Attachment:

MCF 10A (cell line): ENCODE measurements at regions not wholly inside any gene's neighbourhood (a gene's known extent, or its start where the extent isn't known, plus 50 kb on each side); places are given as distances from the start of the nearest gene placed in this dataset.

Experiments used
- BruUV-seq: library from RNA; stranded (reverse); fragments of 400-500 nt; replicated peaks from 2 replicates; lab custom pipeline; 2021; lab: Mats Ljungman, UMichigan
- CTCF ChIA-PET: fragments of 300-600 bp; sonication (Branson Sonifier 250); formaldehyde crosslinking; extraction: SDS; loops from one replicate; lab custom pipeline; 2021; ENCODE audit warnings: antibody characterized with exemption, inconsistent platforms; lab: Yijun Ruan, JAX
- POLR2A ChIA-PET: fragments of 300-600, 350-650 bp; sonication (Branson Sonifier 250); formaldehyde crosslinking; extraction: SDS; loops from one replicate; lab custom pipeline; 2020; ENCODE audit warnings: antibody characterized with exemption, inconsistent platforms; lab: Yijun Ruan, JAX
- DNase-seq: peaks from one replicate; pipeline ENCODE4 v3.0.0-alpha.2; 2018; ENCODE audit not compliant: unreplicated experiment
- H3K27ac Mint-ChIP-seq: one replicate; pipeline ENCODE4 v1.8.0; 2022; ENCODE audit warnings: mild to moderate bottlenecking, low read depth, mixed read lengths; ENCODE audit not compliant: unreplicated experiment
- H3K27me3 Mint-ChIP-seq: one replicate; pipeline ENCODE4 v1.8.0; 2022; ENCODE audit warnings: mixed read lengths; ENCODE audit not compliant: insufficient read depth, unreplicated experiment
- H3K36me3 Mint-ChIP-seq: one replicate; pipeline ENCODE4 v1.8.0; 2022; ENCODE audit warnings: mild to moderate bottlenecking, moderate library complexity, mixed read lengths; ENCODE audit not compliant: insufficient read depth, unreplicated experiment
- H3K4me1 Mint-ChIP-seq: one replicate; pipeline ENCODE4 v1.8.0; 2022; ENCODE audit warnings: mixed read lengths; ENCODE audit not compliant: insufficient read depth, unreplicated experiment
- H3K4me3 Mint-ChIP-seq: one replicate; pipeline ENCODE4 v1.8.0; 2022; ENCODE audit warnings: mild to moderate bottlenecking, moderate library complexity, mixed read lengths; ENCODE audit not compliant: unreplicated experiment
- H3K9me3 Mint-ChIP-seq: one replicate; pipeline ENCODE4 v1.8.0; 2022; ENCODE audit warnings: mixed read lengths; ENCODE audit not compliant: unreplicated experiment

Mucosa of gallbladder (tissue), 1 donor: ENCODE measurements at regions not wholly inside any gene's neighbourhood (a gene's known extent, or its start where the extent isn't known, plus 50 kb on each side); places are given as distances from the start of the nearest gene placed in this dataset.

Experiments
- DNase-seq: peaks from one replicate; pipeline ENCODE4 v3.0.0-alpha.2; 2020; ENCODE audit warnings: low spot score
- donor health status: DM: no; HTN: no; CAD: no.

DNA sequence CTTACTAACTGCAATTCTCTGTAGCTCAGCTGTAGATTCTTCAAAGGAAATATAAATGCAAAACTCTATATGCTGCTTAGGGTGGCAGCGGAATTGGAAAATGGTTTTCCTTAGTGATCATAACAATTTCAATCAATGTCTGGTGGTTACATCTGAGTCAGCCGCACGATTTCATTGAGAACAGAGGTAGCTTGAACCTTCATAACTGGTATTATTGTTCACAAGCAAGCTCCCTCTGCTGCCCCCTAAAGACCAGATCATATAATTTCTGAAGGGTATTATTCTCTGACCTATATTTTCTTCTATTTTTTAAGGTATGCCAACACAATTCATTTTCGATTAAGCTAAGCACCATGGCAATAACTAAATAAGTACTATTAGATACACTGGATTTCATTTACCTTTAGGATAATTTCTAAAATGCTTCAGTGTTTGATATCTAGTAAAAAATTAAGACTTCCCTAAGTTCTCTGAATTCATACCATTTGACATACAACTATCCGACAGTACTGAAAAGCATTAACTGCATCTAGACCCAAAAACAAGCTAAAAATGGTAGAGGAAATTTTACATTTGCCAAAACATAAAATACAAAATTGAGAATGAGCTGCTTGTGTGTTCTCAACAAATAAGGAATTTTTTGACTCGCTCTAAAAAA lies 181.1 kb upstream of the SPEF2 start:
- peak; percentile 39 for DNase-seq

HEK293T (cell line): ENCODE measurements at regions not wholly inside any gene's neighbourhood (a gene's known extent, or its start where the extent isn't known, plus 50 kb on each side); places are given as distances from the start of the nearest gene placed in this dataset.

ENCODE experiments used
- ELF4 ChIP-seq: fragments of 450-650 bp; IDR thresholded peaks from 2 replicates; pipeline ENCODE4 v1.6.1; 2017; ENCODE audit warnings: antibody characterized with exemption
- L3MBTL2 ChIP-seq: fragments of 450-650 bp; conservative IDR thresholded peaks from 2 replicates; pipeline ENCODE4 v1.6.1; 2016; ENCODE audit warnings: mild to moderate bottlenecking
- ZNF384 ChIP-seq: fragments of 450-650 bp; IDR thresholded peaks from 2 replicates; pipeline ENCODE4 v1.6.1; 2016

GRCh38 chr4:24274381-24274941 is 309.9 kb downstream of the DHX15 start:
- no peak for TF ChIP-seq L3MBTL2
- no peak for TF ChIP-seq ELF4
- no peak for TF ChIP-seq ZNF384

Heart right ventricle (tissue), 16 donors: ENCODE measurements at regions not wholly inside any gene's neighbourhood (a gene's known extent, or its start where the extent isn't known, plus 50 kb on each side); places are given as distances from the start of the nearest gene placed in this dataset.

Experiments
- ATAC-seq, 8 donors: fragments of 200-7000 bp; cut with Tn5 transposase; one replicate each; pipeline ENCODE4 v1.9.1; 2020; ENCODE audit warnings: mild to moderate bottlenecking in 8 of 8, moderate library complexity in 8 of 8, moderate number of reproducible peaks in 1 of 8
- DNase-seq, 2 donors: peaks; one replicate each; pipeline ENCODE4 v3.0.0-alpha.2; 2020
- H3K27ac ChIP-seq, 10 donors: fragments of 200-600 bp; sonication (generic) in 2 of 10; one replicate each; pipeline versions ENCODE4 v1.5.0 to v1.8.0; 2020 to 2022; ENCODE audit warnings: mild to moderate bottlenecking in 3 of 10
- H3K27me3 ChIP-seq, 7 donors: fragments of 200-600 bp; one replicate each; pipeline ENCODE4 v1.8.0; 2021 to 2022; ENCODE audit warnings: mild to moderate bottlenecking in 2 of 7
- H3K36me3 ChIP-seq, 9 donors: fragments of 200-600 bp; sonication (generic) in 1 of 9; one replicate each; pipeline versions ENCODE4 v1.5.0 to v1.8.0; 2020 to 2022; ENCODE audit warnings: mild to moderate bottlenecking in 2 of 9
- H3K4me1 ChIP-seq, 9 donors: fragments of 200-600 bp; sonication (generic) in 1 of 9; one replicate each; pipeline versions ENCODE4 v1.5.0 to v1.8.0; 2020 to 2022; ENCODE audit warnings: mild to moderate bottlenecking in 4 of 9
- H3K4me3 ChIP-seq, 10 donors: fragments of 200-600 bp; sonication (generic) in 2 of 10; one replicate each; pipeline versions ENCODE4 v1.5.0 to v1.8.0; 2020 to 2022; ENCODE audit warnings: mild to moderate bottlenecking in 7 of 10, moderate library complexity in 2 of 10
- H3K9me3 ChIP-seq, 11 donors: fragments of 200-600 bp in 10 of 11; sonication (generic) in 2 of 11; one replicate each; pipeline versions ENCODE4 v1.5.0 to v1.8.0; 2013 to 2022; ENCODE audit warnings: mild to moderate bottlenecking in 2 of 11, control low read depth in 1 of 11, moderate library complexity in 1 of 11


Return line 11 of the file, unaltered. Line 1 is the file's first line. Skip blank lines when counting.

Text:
- H3K4me3 Mint-ChIP-seq: one replicate; pipeline ENCODE4 v1.8.0; 2022; ENCODE audit warnings: mild to moderate bottlenecking, moderate library complexity, mixed read lengths; ENCODE audit not compliant: unreplicated experiment